The low of 0-4 Test defeats in England and Australia each saw Dhoni further run himself into uncharted territory during the disastrous tour of Australia in 2012, where the infamous 'rotation policy' saw one of Sehwag, Tendulkar and Gautam Gambhir rested for games throughout the ODI series. It made Dhoni's intentions clear: performance was the ground for all selections. Simultaneously, Dhoni gave plenty of chances to the younger lot. The decision to make Rohit Sharma open the innings along with Shikhar Dhawan gave India their most reliable opening pair in years.

Timing has always been Dhoni's thing. It is what led him to promote himself ahead of Yuvraj in the 2011 World Cup final as he shrugged off indifferent form to come up with the innings of a lifetime. It was what led him to rack up scores of 148 and 183* from the No. 3 slot as the world woke up to Dhoni's potential. It was what led him to calling time on his Test career after two forgettable seasons. And probably it is what has led him to walk away from the captaincy.

This means that Dhoni finally gets to bat freely, as we've always liked him. Leadership always required him to bat with a degree of caution, and even though some of Dhoni's best batting came when he led India, somewhere along the way that aggressive attitude got lost. More than nine years on from that fateful evening in Johannesburg, Dhoni is India's most debatable cricketer. A scene from his biopic shows a young Dhoni demanding a poster of Tendulkar from his parents. Today, he is perhaps only next to the great man in terms of popularity among cricketers in India. Like Tendulkar, fans love to have an opinion of him. He may have not acquired the status of the great Tendulkar, but Dhoni managed to create zone of his own, where no other Indian player has gone. He is the best captain India has produced.

ODIs: 200 matches

In quirk of fate, skipper MSD gets double ton, September 26, 2018: The Times of India

MS Dhoni had a date with destiny as he got to lead India for the 200th time in ODIs, nearly two years after giving up captaincy.

With skipper Rohit Sharma and his deputy Shikhar Dhawan being rested after four matches in six days, it was nothing but sheer destiny that India’s most successful captain walked out alongside match referee Andy Pycroft and Afghanistan skipper Asghar Afghan for the toss.

Dhoni has never bothered about milestones and that is why he remained unfazed while calling time on his Test career 10 short of 100 matches.

When the decision to quit ODI captaincy was announced in early January 2017, his fans were less surprised. It didn’t matter that he had a chance to captain India in 200 ODIs. But then if destiny had made an elaborate plan, it was not in Dhoni’s hands to change the script.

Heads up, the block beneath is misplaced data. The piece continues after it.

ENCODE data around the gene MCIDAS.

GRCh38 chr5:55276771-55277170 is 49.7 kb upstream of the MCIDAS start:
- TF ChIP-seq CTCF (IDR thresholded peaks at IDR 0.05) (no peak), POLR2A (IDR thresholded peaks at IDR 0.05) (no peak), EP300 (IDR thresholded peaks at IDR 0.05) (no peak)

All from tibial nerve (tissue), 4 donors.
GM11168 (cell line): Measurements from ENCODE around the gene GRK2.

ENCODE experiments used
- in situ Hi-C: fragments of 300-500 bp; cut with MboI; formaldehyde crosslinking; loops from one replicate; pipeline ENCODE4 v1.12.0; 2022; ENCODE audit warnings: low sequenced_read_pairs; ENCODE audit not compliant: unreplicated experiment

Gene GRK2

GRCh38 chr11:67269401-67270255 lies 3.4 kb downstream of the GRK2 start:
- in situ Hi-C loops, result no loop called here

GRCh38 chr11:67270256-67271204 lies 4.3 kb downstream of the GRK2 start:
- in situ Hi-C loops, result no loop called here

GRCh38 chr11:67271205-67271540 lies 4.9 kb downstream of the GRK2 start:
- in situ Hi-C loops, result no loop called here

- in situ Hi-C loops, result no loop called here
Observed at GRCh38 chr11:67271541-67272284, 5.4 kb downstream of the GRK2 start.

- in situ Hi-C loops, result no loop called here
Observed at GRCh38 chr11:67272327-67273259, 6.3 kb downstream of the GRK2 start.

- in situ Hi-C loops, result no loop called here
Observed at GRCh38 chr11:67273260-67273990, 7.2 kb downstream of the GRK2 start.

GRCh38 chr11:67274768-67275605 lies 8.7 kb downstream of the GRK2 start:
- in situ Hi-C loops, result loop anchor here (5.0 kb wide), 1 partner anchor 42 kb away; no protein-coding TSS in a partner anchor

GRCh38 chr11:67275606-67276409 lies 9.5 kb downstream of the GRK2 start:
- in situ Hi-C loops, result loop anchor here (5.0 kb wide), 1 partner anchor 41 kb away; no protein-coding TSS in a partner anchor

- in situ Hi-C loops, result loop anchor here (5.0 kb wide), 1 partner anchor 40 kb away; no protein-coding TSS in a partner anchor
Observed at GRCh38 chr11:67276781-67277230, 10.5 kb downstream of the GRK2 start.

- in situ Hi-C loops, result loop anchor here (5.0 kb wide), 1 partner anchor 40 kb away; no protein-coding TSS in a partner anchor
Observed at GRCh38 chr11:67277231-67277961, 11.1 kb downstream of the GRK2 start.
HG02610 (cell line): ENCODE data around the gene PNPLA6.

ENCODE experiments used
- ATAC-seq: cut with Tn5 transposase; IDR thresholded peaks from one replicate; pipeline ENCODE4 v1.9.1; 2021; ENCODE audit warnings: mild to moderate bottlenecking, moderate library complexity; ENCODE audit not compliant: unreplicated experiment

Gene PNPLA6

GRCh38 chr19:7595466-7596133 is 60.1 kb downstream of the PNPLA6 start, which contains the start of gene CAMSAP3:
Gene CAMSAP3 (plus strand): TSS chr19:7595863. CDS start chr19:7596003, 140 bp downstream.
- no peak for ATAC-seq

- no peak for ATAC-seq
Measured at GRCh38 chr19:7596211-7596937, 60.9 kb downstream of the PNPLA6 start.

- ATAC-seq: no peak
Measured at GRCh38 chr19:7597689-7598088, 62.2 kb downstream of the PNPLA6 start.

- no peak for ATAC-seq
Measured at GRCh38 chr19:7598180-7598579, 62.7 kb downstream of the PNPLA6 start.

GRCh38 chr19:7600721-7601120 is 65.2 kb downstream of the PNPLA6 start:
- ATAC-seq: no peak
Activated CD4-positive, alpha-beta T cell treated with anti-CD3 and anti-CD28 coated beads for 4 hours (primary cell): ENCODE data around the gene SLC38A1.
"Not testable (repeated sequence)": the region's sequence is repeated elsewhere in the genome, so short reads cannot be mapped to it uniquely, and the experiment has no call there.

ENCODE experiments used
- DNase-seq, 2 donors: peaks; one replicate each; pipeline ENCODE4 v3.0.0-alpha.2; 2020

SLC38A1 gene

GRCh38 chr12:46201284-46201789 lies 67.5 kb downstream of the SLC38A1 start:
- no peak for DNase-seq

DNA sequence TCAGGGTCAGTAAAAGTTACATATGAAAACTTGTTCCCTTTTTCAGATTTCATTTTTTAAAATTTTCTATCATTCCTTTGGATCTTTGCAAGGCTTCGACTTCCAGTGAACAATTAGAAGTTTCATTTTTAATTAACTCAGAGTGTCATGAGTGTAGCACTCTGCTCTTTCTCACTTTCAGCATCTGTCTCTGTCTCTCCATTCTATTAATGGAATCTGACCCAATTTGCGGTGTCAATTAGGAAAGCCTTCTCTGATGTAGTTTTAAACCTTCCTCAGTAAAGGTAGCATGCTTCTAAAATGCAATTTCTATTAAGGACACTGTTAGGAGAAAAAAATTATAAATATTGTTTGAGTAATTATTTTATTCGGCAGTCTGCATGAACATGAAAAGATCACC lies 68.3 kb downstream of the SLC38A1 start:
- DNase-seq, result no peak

“I was not really sure of where I am standing. I have captained in 199 ODIs, so this gives me an opportunity to make it 200. It’s all destiny and I always believed in that,” Dhoni said with a poker face when Russell Arnold posed the question at the toss.

“It’s not in my control, once I left captainship,” he said when asked if he ever thought that he would be able to complete 200 ODIs as captain. Then came the usual Dhoni answer. “Good to complete 200, but I don’t think it really matters.” PTI

(200) Dhoni became the third player after Ricky Ponting

(230) and Stephen Fleming

(218) to have captained their teams in 200 or more matches in ODIs.

Captaincy: Analysis

Partha Bhaduri The Times of India Dec 31 2014

It was in Johannesburg in 2007, at the first World T20, that Dhoni was handed the reins of the T20 squad. The Test captaincy, at that point, seemed a distant dream. The seniors had refused to play the tournament and the captaincy came his way. Dhoni was then a long-locked hitter who kept wickets but had little reputation as a tactician. His decisions at crucial moments went a long way towards India winning the tournament, and Indian cricket wasn't the same again.

He seemed bashful and shy in those first few days in South Africa, embarrassed even to have been catapulted to a role of such importance. By the time he said goodbye to Tests, he had become the quintessential reclusive superstar, having confined himself to a stratosphere even many teammates could not breach. VVS Laxman, when he retired, said he could not reach Dhoni on the phone to give him the news.

Dhoni had the instinct of a gambler but not the finesse of the blackjack dealer. It didn't seem to matter. At one point he seemed two steps ahead of any rival skipper. India couldn't do without him. It was a natural progression when he replaced Anil Kumble as Test skipper. The only concern was that he was playing too much cricket, and it seemed impossible for one man to keep up with the busy itineraries chalked out by the board. But this was Dhoni, and he persevered year after year. It began to grate. It is ironic that a man credited with the hasty departures of a few Test legends had himself to quit the format in an unceremonious manner. Kohli, a brash, young batsman with dreams of world domination made headlines after he led in Adelaide. A new era was ready to stamp its presence.

As batsman

Runs scored

4876 runs scored at an average of 38

Highest score

224 against Australia in Chennai in 2013

As wicketkeeper

Wickets taken

As a wicketkeeper: 294 dismissals, the fifth highest in Test cricket

Highest individual score by an Indian wicket-keeper

Dhoni's numbers: 224 off 265 against Australia in 2013. Second comes BK Kunderan with 192 against England in 1964.

Most dismissals in a match by an Indian wicket-keeper

Dhoni's numbers: 9 dismissals - 8 catches and 1 stumping against Australia in 2014. Nayan Mongia (twice) and Dhoni himself (thrice) occupy the second spot with 8 dismissals.

First wicketkeeper to 100 ODI stumpings

India v Sri Lanka: MS Dhoni becomes first wicketkeeper to 100 ODI stumpings, Sep 3, 2017: The Times of India